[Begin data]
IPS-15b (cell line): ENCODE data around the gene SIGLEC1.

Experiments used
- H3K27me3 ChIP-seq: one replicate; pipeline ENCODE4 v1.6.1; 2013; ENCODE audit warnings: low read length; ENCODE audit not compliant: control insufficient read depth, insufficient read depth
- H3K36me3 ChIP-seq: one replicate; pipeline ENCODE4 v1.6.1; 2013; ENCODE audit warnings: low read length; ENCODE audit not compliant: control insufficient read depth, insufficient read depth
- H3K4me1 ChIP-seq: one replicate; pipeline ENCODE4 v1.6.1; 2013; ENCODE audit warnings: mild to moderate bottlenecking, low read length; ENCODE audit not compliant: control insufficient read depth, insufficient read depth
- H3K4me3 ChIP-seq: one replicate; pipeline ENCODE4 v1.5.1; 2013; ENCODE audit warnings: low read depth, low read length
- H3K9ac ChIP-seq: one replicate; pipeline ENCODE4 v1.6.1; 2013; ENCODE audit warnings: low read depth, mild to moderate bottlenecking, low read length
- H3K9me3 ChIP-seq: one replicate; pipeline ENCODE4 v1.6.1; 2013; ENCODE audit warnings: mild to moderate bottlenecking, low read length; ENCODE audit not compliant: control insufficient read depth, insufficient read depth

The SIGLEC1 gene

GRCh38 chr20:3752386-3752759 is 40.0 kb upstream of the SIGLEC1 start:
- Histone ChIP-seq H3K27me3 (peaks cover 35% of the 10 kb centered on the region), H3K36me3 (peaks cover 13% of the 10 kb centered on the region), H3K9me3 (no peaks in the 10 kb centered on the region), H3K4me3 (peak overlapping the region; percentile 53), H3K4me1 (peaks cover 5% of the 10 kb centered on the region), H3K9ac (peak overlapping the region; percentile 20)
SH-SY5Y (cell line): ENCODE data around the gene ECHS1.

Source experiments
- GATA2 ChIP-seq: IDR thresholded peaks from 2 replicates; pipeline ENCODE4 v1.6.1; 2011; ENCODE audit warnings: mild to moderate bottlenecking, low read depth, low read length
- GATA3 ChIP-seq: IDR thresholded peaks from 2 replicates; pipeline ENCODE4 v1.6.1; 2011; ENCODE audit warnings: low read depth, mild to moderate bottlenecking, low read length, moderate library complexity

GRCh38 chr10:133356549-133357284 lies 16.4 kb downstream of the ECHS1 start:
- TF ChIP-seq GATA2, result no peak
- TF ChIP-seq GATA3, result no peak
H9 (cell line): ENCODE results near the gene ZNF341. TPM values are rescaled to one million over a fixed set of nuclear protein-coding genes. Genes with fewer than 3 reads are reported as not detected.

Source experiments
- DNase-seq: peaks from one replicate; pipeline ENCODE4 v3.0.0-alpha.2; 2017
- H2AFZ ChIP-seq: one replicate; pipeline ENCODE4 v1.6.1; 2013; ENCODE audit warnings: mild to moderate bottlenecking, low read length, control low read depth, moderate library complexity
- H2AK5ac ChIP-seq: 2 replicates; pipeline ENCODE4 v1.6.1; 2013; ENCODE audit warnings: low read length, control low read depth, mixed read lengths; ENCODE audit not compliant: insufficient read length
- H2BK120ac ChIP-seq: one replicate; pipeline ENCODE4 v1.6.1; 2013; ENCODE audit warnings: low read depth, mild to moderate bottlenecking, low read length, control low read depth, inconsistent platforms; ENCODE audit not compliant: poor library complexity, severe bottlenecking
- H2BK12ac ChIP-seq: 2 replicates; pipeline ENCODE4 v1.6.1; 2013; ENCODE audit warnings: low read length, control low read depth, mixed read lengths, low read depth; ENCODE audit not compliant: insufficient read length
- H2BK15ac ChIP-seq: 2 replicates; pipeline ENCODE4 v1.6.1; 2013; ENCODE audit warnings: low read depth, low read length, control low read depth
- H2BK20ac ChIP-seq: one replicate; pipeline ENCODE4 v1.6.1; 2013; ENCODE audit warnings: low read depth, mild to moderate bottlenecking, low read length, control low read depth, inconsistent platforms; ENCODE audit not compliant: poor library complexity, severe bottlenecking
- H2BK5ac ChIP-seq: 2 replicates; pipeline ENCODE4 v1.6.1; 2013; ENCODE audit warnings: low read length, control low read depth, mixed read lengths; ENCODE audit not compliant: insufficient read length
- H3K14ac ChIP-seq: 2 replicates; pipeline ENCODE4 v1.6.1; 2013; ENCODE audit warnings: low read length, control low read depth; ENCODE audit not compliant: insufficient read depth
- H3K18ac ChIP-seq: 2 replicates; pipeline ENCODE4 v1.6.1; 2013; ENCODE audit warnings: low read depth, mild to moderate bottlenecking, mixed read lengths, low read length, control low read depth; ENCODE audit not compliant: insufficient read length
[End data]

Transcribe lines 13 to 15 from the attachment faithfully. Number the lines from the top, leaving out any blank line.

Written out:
Source experiments
- GATA2 ChIP-seq: IDR thresholded peaks from 2 replicates; pipeline ENCODE4 v1.6.1; 2011; ENCODE audit warnings: mild to moderate bottlenecking, low read depth, low read length
- GATA3 ChIP-seq: IDR thresholded peaks from 2 replicates; pipeline ENCODE4 v1.6.1; 2011; ENCODE audit warnings: low read depth, mild to moderate bottlenecking, low read length, moderate library complexity